Kendall’s comments to the 2013 Navy Opportunity Forum in Arlington, Va., come three months into a budget sequester that is taking $41 billion out of the Pentagon budget this fiscal year, leading to cuts across the military in everything from operations and deployments to training and readiness. Furloughs are set to begin in July for about 85 percent of the Defense Department’s 767,000 civilian employees.
In the sequestration environment, Kendall said, the department needs to be more proactive in taking care of the small businesses that contract with the military.
“The cuts we are going to experience potentially will fall on small businesses,” more than on large military contractors, he said, adding that cuts in research and development worry him as well. “Potential adversaries are modernizing at a rate which makes me nervous,” he told the group, which included representatives of companies that produce advanced technologies funded by Navy programs.
Kendall said the department is about to conclude its strategic choices and management review, which Hagel ordered to provide department leaders with options given the current budget environment as well as the prospect of future spending cuts.
“What would we have to do at the department if we had to take $50 billion a year out over the long term? That would be pretty devastating,” Kendall said, mentioning one such scenario being considered by the review.
Posted by the American Forces Press Service at http://www.defense.gov//news/newsarticle.aspx?id=120200.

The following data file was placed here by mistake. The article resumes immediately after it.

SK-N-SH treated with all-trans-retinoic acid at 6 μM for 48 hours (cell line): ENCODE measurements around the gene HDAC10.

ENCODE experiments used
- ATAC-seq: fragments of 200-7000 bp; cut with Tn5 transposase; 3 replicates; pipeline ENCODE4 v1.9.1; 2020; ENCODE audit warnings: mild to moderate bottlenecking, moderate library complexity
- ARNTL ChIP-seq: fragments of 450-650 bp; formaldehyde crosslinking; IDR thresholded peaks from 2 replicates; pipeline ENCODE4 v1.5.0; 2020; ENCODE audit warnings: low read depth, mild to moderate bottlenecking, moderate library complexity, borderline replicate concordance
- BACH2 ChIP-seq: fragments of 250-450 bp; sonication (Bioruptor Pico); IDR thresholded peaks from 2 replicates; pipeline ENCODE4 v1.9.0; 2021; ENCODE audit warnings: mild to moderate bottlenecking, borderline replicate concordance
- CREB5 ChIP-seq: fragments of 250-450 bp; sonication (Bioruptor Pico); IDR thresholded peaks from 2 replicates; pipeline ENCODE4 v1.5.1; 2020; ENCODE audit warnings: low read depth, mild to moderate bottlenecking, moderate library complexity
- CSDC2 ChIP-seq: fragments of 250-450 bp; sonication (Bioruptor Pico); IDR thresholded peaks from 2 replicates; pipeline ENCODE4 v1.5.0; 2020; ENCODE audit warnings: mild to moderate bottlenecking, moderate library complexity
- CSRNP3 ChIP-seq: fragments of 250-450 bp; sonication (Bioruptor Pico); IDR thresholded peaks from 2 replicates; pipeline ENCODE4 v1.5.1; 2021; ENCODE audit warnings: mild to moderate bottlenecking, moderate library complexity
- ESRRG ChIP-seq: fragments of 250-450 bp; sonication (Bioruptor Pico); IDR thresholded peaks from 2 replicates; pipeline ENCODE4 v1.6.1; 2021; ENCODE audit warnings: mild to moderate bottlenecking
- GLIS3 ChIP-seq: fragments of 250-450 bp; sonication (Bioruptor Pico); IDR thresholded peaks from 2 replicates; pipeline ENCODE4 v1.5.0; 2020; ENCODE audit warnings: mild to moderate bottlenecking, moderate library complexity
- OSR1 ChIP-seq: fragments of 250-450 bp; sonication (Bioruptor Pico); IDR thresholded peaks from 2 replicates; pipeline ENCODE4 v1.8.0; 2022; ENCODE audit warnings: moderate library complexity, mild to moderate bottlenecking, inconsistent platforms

June 5, 2013 by cs
“Yes, we use E-Verify.” “Of course, our company is in compliance, we did an I-9 audit a few years ago – isn’t that the same as E-Verify?” “I know this is not an issue, because I remember being told we addressed all I-9 and E-Verify issues.” “No, the General Counsel’s office doesn’t handle immigration issues.”
You get the picture. Many companies simply do not take immigration compliance seriously. This failing usually does not come from a disinterest in compliance, but rather from a threshold failure to understand the intricacies involved in immigration issues or the potential exposure that could result from noncompliance. Only when faced with government investigations, public scrutiny, or other negative impacts on the business do the right people in the right places start to pay attention. When they learn that federal contractors can be suspended or debarred for failing to adhere to immigration and E-Verify related issues that attention is heightened.
It has been almost three years since the Federal Acquisition Regulation (FAR) E-Verify clause (FAR 52.222-54) for federal contractors went into effect in September of 2009.